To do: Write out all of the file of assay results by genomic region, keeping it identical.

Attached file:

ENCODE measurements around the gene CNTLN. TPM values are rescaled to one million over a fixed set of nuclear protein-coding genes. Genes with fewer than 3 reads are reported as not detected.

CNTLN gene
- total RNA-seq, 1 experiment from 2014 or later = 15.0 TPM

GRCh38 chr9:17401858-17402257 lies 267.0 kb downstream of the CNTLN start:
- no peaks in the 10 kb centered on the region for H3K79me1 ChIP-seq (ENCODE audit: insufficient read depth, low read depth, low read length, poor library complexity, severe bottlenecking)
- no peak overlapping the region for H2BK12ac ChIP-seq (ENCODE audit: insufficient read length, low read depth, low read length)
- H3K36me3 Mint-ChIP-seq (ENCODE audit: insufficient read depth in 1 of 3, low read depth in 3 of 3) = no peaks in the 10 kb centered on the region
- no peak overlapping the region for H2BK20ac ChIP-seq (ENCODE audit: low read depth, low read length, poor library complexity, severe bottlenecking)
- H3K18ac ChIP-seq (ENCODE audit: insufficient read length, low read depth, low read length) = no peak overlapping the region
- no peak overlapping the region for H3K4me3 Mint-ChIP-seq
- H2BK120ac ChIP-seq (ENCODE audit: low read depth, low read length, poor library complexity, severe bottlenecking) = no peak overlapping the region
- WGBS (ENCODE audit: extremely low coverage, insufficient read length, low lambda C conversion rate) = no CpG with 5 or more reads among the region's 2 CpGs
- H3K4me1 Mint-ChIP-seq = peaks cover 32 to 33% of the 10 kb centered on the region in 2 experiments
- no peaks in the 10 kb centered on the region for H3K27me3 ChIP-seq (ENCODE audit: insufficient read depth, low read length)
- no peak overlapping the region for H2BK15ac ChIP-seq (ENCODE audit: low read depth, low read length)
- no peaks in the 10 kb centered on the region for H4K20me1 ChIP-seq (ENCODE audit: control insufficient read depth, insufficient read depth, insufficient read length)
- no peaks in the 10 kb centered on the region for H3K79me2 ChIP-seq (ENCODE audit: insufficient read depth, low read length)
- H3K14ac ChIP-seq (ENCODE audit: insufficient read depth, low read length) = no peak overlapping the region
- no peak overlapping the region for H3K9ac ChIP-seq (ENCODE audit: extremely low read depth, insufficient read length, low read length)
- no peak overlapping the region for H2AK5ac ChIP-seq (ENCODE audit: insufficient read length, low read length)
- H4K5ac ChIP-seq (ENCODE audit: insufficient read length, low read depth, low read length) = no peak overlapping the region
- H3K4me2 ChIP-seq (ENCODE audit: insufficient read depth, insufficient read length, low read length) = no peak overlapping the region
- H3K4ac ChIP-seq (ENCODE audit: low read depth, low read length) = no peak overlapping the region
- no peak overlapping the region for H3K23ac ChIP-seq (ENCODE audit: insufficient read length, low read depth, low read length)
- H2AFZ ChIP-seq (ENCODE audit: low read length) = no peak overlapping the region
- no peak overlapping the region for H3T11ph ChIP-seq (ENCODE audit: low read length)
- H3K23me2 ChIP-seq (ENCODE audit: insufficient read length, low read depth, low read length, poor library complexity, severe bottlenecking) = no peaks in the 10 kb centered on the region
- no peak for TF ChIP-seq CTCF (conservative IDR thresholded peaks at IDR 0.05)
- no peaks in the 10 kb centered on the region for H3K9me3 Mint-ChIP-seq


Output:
ENCODE measurements around the gene CNTLN. TPM values are rescaled to one million over a fixed set of nuclear protein-coding genes. Genes with fewer than 3 reads are reported as not detected.

CNTLN gene
- total RNA-seq, 1 experiment from 2014 or later = 15.0 TPM

GRCh38 chr9:17401858-17402257 lies 267.0 kb downstream of the CNTLN start:
- no peaks in the 10 kb centered on the region for H3K79me1 ChIP-seq (ENCODE audit: insufficient read depth, low read depth, low read length, poor library complexity, severe bottlenecking)
- no peak overlapping the region for H2BK12ac ChIP-seq (ENCODE audit: insufficient read length, low read depth, low read length)
- H3K36me3 Mint-ChIP-seq (ENCODE audit: insufficient read depth in 1 of 3, low read depth in 3 of 3) = no peaks in the 10 kb centered on the region
- no peak overlapping the region for H2BK20ac ChIP-seq (ENCODE audit: low read depth, low read length, poor library complexity, severe bottlenecking)
- H3K18ac ChIP-seq (ENCODE audit: insufficient read length, low read depth, low read length) = no peak overlapping the region
- no peak overlapping the region for H3K4me3 Mint-ChIP-seq
- H2BK120ac ChIP-seq (ENCODE audit: low read depth, low read length, poor library complexity, severe bottlenecking) = no peak overlapping the region
- WGBS (ENCODE audit: extremely low coverage, insufficient read length, low lambda C conversion rate) = no CpG with 5 or more reads among the region's 2 CpGs
- H3K4me1 Mint-ChIP-seq = peaks cover 32 to 33% of the 10 kb centered on the region in 2 experiments
- no peaks in the 10 kb centered on the region for H3K27me3 ChIP-seq (ENCODE audit: insufficient read depth, low read length)
- no peak overlapping the region for H2BK15ac ChIP-seq (ENCODE audit: low read depth, low read length)
- no peaks in the 10 kb centered on the region for H4K20me1 ChIP-seq (ENCODE audit: control insufficient read depth, insufficient read depth, insufficient read length)
- no peaks in the 10 kb centered on the region for H3K79me2 ChIP-seq (ENCODE audit: insufficient read depth, low read length)
- H3K14ac ChIP-seq (ENCODE audit: insufficient read depth, low read length) = no peak overlapping the region
- no peak overlapping the region for H3K9ac ChIP-seq (ENCODE audit: extremely low read depth, insufficient read length, low read length)
- no peak overlapping the region for H2AK5ac ChIP-seq (ENCODE audit: insufficient read length, low read length)
- H4K5ac ChIP-seq (ENCODE audit: insufficient read length, low read depth, low read length) = no peak overlapping the region
- H3K4me2 ChIP-seq (ENCODE audit: insufficient read depth, insufficient read length, low read length) = no peak overlapping the region
- H3K4ac ChIP-seq (ENCODE audit: low read depth, low read length) = no peak overlapping the region
- no peak overlapping the region for H3K23ac ChIP-seq (ENCODE audit: insufficient read length, low read depth, low read length)
- H2AFZ ChIP-seq (ENCODE audit: low read length) = no peak overlapping the region
- no peak overlapping the region for H3T11ph ChIP-seq (ENCODE audit: low read length)
- H3K23me2 ChIP-seq (ENCODE audit: insufficient read length, low read depth, low read length, poor library complexity, severe bottlenecking) = no peaks in the 10 kb centered on the region
- no peak for TF ChIP-seq CTCF (conservative IDR thresholded peaks at IDR 0.05)
- no peaks in the 10 kb centered on the region for H3K9me3 Mint-ChIP-seq